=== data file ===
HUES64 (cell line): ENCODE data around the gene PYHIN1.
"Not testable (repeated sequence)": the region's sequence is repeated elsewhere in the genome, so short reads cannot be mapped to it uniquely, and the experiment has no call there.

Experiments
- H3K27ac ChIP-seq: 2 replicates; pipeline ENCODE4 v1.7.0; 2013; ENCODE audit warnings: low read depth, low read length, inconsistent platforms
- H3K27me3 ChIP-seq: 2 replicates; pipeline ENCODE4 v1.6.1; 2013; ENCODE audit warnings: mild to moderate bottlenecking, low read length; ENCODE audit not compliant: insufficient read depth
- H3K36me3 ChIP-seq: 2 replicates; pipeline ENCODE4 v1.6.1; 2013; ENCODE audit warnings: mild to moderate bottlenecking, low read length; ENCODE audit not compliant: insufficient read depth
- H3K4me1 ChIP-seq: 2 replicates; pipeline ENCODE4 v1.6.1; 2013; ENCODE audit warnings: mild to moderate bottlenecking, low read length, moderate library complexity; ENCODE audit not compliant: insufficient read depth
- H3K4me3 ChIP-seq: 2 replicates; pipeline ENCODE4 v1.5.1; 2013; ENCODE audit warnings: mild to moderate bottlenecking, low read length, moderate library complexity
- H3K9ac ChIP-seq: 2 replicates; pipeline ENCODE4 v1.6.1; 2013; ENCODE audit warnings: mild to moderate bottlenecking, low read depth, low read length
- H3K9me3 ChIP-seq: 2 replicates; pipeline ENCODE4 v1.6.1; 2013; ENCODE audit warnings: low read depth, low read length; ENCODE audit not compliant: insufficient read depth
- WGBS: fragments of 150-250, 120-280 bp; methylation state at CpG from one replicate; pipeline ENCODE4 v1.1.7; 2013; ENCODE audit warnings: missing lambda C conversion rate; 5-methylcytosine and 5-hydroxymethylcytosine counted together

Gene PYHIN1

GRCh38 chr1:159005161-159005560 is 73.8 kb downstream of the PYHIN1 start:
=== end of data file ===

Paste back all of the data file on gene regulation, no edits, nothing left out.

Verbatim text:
HUES64 (cell line): ENCODE data around the gene PYHIN1.
"Not testable (repeated sequence)": the region's sequence is repeated elsewhere in the genome, so short reads cannot be mapped to it uniquely, and the experiment has no call there.

Experiments
- H3K27ac ChIP-seq: 2 replicates; pipeline ENCODE4 v1.7.0; 2013; ENCODE audit warnings: low read depth, low read length, inconsistent platforms
- H3K27me3 ChIP-seq: 2 replicates; pipeline ENCODE4 v1.6.1; 2013; ENCODE audit warnings: mild to moderate bottlenecking, low read length; ENCODE audit not compliant: insufficient read depth
- H3K36me3 ChIP-seq: 2 replicates; pipeline ENCODE4 v1.6.1; 2013; ENCODE audit warnings: mild to moderate bottlenecking, low read length; ENCODE audit not compliant: insufficient read depth
- H3K4me1 ChIP-seq: 2 replicates; pipeline ENCODE4 v1.6.1; 2013; ENCODE audit warnings: mild to moderate bottlenecking, low read length, moderate library complexity; ENCODE audit not compliant: insufficient read depth
- H3K4me3 ChIP-seq: 2 replicates; pipeline ENCODE4 v1.5.1; 2013; ENCODE audit warnings: mild to moderate bottlenecking, low read length, moderate library complexity
- H3K9ac ChIP-seq: 2 replicates; pipeline ENCODE4 v1.6.1; 2013; ENCODE audit warnings: mild to moderate bottlenecking, low read depth, low read length
- H3K9me3 ChIP-seq: 2 replicates; pipeline ENCODE4 v1.6.1; 2013; ENCODE audit warnings: low read depth, low read length; ENCODE audit not compliant: insufficient read depth
- WGBS: fragments of 150-250, 120-280 bp; methylation state at CpG from one replicate; pipeline ENCODE4 v1.1.7; 2013; ENCODE audit warnings: missing lambda C conversion rate; 5-methylcytosine and 5-hydroxymethylcytosine counted together

Gene PYHIN1

GRCh38 chr1:159005161-159005560 is 73.8 kb downstream of the PYHIN1 start: